Connecticut wants to set all the drug addicts free, and Americans should be OK with that

The prison system in the U.S. is broken and has been broken for years. This is not some great revelation or big secret. For decades, critics have outlined its many problems ranging from racial disparity in arrest records to the controversy surrounding private prisons — yet one of the most glaring issues facing this nation is the way which we handle drug crimes. Instead of offering rehabilitation or counseling, we lock up addicts in prisons where drug use is rampant. Then they are sent out into the world with new addictions and a criminal record.

These complaints, however, have fallen on deaf ears. To this day, the prison population in the U.S. continues to balloon out of control. As a result, the U.S. has the largest prison population in the entire world with Russia and China sitting at second and third respectively.

AlecGrafil3-24

While the current prison situation is abysmal, the Connecticut Supreme Court handed down a game changing decision which could drastically change the prison system in the U.S.

Last week, the Connecticut Supreme Courtruled that past convictions involving misdemeanor possession of marijuana could be reversed because the state decriminalized the drug in 2011. With thousands of petty possession charges in Connecticut alone, the ruling is set to right a lot of wrongs in the state.

The changes this ruling will bring to Connecticut alone are impressive, but when you apply this kind of ruling to a national scale, things really start to change. At the moment, three states (Colorado, Alaska, Oregon) and Washington, D.C., have legalized the use of recreational marijuana, more than a dozen states have decriminalized the drug and 23 states have approved the use of medical marijuana. As the legal status of the drug continues to evolve, states are going to be forced to face how they handle these scenarios. While there is no guarantee that any state will follow Connecticut’s example, the ruling does set a strong precedent.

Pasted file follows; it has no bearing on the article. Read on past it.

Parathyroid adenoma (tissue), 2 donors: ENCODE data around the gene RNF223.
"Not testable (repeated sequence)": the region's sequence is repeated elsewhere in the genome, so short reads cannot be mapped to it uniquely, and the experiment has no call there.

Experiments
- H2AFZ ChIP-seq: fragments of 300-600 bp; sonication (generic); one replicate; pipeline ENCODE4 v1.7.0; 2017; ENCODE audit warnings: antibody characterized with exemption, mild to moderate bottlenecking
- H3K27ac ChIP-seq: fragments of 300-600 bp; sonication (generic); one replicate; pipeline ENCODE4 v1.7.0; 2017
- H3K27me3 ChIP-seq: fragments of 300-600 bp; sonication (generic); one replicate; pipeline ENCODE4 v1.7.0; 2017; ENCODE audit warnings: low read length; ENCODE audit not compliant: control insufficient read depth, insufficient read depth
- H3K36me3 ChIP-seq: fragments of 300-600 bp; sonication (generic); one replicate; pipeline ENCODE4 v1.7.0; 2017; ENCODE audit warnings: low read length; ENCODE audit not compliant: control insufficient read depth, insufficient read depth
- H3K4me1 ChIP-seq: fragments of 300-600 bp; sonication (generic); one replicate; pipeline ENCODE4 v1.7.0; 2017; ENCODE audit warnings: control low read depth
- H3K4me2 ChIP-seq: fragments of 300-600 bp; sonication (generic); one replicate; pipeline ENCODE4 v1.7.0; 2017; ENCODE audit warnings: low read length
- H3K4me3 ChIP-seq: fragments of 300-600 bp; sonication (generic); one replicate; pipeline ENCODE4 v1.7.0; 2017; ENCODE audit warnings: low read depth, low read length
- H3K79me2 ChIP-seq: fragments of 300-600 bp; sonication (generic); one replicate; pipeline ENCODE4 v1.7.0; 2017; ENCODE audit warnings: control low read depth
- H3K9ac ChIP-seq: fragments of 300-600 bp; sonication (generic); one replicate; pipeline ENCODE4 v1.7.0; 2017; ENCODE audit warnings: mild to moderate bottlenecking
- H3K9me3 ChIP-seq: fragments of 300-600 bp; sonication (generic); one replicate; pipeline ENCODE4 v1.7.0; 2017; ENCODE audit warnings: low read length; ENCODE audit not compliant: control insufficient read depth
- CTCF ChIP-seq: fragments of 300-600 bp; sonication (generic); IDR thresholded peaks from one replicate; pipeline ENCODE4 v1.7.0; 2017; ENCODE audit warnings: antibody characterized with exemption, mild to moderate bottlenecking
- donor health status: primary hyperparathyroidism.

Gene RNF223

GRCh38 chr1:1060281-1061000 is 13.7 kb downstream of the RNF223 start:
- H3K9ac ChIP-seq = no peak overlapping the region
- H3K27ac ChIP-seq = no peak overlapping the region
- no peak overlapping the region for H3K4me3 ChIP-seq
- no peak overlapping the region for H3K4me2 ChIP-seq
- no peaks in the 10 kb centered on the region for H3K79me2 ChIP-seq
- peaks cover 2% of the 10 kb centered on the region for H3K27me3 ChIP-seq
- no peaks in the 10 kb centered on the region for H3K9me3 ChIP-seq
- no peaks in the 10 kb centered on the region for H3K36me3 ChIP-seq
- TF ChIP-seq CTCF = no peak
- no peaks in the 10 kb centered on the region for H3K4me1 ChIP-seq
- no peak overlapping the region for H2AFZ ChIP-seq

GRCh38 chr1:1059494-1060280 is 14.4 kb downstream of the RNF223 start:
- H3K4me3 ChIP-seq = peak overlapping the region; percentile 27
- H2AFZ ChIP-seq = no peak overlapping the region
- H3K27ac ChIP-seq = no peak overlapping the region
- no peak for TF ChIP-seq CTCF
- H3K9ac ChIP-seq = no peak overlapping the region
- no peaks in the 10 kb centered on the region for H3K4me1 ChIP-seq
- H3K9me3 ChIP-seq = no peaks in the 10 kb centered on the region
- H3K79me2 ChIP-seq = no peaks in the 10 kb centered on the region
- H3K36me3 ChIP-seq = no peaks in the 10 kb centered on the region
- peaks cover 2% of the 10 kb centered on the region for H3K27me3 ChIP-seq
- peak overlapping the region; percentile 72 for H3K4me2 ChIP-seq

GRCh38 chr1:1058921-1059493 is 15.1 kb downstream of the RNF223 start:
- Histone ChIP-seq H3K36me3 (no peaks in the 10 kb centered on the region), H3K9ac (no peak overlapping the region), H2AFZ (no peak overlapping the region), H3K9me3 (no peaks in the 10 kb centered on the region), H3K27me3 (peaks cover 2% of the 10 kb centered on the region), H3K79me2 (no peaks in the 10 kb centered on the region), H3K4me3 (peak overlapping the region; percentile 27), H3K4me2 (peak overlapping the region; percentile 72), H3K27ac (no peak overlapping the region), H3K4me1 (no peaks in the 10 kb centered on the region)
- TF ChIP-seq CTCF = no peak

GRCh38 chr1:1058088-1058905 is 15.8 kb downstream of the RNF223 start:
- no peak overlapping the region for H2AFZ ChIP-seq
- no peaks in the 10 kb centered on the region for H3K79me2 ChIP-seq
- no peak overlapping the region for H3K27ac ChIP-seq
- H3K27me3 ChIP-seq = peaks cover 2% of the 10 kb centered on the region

While this ruling in no way undoes all the wrongs of our criminal system, it is definitely a step in the right direction. No longer will people be forced to carry the label of a criminal simply because they got caught with marijuana before the court said it was OK. No longer will people be forced to disclose to possible employers that they have been arrested for a crime that a majority of the nation deems OK. While there is still a ways to go before widespread acceptance of misdemeanor possession, this is a big victory for all pro-marijuana legalization people.

There are still many glaring problems with the way that the U.S. handles drug possession and the prison system in general. As a nation we are not doing nearly enough to change the things we know are wrong. Instead we pass our prison problems down to private business, who profit off the misfortune of others. At the end of the day, the ruling in Connecticut should be held up as a victory — a step in the right direction.

 

Reach the columnist at Alec.Grafil@asu.edu or follow @AlecGrafil on Twitter.

Editor’s note: The opinions presented in this column are the author’s and do not imply any endorsement from The State Press or its editors.

Want to join the conversation? Send an email to opiniondesk.statepress@gmail.com. Keep letters under 300 words and be sure to include your university affiliation. Anonymity will not be granted.

Like The State Press on Facebook and follow @statepress on Twitter.


Get the best of State Press delivered straight to your inbox.